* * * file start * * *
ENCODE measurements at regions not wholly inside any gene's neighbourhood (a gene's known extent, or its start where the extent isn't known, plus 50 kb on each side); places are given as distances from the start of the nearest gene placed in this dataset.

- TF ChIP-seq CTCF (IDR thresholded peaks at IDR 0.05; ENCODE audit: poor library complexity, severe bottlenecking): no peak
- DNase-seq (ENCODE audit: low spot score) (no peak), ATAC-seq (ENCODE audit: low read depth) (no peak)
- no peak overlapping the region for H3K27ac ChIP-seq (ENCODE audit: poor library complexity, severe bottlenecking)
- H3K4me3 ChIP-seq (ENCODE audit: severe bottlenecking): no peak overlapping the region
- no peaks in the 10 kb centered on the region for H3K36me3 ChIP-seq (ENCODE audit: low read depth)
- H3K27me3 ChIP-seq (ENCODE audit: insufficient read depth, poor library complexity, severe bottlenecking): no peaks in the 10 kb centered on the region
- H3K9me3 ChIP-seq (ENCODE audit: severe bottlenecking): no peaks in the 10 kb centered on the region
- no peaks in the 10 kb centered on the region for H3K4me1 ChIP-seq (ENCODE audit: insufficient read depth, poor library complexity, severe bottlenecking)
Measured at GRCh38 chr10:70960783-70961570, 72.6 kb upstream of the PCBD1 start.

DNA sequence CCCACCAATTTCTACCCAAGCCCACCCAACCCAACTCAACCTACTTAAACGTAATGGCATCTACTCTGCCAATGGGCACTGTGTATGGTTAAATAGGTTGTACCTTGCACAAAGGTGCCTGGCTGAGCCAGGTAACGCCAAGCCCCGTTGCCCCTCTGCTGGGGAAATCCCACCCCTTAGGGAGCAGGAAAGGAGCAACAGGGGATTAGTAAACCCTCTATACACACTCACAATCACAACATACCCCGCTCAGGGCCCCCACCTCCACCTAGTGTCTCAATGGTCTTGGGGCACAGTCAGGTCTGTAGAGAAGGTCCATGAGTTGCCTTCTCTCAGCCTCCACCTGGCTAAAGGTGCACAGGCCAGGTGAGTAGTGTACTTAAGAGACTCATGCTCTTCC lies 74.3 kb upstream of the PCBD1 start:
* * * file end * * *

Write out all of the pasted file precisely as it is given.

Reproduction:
ENCODE measurements at regions not wholly inside any gene's neighbourhood (a gene's known extent, or its start where the extent isn't known, plus 50 kb on each side); places are given as distances from the start of the nearest gene placed in this dataset.

- TF ChIP-seq CTCF (IDR thresholded peaks at IDR 0.05; ENCODE audit: poor library complexity, severe bottlenecking): no peak
- DNase-seq (ENCODE audit: low spot score) (no peak), ATAC-seq (ENCODE audit: low read depth) (no peak)
- no peak overlapping the region for H3K27ac ChIP-seq (ENCODE audit: poor library complexity, severe bottlenecking)
- H3K4me3 ChIP-seq (ENCODE audit: severe bottlenecking): no peak overlapping the region
- no peaks in the 10 kb centered on the region for H3K36me3 ChIP-seq (ENCODE audit: low read depth)
- H3K27me3 ChIP-seq (ENCODE audit: insufficient read depth, poor library complexity, severe bottlenecking): no peaks in the 10 kb centered on the region
- H3K9me3 ChIP-seq (ENCODE audit: severe bottlenecking): no peaks in the 10 kb centered on the region
- no peaks in the 10 kb centered on the region for H3K4me1 ChIP-seq (ENCODE audit: insufficient read depth, poor library complexity, severe bottlenecking)
Measured at GRCh38 chr10:70960783-70961570, 72.6 kb upstream of the PCBD1 start.

DNA sequence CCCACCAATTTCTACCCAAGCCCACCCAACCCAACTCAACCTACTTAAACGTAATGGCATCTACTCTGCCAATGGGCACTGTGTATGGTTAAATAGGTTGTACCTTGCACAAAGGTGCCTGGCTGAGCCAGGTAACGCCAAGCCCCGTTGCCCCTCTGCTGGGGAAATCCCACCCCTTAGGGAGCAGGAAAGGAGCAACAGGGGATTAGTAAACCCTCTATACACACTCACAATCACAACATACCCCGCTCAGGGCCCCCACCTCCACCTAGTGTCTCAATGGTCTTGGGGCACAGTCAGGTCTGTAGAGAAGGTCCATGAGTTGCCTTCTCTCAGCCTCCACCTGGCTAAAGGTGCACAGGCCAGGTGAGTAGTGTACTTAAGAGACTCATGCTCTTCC lies 74.3 kb upstream of the PCBD1 start: